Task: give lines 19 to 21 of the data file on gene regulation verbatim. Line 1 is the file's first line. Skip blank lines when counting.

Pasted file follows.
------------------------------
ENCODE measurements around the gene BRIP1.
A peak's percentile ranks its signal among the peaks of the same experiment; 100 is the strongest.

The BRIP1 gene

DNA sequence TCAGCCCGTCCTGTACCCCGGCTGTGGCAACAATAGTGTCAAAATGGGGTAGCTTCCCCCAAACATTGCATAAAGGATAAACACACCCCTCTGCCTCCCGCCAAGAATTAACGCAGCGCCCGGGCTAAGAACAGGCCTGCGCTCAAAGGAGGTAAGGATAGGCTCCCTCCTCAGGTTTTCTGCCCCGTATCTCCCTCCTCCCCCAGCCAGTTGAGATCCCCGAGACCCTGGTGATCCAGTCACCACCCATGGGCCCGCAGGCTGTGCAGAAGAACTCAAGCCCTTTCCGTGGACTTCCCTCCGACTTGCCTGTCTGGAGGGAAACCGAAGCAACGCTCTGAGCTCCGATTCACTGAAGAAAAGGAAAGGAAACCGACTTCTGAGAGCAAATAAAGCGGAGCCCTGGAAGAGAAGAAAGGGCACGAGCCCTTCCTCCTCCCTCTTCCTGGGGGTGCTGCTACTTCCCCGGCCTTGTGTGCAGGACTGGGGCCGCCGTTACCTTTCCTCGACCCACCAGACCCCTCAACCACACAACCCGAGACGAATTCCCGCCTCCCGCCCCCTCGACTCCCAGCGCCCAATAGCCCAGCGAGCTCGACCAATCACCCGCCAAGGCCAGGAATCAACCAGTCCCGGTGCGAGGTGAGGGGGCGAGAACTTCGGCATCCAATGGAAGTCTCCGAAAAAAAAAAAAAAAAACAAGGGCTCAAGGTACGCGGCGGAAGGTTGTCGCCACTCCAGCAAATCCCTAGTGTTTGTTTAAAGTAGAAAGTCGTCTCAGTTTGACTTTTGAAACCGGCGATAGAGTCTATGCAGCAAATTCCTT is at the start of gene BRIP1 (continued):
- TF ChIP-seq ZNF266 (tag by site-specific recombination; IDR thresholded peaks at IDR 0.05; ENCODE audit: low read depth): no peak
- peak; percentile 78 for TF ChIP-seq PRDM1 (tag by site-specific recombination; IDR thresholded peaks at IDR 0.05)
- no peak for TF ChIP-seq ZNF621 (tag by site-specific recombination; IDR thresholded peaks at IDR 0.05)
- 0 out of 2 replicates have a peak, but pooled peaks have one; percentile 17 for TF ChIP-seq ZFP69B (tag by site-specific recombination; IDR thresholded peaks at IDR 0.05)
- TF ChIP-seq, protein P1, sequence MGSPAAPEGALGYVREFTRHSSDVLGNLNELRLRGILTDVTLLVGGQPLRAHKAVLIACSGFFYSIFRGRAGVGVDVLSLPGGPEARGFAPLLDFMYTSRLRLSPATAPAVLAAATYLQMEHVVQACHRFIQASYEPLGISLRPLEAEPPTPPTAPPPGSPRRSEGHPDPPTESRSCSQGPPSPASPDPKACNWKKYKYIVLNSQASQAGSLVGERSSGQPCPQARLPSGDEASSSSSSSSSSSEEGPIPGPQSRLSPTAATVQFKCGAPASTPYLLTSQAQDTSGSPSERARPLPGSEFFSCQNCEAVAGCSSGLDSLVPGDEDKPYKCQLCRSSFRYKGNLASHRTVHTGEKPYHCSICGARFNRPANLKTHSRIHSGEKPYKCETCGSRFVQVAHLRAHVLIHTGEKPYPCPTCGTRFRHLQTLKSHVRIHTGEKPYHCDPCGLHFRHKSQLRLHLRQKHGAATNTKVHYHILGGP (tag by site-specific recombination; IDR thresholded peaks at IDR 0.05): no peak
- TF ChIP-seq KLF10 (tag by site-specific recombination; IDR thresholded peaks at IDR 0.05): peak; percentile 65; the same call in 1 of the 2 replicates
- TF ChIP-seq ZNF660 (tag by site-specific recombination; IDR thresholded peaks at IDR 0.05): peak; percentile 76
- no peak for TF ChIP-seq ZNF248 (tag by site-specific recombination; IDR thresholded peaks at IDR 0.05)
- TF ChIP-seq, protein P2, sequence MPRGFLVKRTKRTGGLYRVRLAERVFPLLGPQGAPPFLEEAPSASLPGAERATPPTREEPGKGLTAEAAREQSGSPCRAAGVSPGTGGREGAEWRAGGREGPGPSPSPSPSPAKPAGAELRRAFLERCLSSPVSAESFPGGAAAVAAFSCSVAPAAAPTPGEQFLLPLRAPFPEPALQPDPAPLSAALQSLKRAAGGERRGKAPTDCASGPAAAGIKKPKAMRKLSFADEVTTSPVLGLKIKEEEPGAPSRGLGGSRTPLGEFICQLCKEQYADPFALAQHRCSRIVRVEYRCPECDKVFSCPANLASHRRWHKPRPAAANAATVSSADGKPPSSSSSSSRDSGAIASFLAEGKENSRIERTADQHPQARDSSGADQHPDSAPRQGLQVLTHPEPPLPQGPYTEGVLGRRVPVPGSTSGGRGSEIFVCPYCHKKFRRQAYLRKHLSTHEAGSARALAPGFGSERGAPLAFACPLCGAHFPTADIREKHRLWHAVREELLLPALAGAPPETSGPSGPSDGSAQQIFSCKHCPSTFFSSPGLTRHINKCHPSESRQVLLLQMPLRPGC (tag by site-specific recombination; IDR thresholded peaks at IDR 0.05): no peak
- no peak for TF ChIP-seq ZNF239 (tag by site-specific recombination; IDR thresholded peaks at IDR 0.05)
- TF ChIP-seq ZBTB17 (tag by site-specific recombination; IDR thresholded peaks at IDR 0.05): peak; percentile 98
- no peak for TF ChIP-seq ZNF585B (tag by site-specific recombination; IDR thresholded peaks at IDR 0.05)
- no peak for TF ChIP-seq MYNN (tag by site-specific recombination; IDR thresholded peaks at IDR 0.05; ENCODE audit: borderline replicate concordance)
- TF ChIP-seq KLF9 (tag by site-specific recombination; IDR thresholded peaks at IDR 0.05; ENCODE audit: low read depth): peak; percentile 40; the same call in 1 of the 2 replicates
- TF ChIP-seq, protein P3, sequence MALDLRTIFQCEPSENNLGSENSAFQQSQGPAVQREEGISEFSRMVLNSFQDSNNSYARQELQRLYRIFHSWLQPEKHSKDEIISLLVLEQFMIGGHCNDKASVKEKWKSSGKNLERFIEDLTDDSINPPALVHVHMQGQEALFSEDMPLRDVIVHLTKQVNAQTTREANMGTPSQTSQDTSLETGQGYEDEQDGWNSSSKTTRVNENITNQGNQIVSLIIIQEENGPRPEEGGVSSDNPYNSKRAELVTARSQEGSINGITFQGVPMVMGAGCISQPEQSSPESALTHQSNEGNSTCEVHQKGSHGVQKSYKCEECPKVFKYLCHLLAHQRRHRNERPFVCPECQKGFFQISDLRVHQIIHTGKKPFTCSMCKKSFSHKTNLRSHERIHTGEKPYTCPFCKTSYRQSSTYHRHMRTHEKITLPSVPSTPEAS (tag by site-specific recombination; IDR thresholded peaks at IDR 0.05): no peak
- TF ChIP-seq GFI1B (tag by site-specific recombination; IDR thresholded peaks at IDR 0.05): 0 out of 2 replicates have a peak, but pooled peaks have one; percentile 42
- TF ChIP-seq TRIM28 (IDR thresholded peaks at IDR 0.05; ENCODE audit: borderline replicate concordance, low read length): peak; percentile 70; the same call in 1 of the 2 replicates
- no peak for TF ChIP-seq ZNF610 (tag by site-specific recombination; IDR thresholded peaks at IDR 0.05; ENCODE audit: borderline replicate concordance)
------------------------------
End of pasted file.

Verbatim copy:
- TF ChIP-seq, protein P3, sequence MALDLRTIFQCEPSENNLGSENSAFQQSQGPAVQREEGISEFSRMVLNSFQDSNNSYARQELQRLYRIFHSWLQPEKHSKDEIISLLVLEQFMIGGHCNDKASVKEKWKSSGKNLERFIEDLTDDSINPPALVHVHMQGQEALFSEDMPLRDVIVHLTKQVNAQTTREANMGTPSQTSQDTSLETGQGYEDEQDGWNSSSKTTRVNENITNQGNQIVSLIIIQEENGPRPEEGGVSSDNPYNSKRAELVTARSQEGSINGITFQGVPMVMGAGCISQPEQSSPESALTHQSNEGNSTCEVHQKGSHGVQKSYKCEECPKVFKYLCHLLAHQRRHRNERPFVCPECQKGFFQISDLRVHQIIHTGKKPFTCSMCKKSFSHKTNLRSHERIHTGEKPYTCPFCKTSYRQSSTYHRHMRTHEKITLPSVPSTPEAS (tag by site-specific recombination; IDR thresholded peaks at IDR 0.05): no peak
- TF ChIP-seq GFI1B (tag by site-specific recombination; IDR thresholded peaks at IDR 0.05): 0 out of 2 replicates have a peak, but pooled peaks have one; percentile 42
- TF ChIP-seq TRIM28 (IDR thresholded peaks at IDR 0.05; ENCODE audit: borderline replicate concordance, low read length): peak; percentile 70; the same call in 1 of the 2 replicates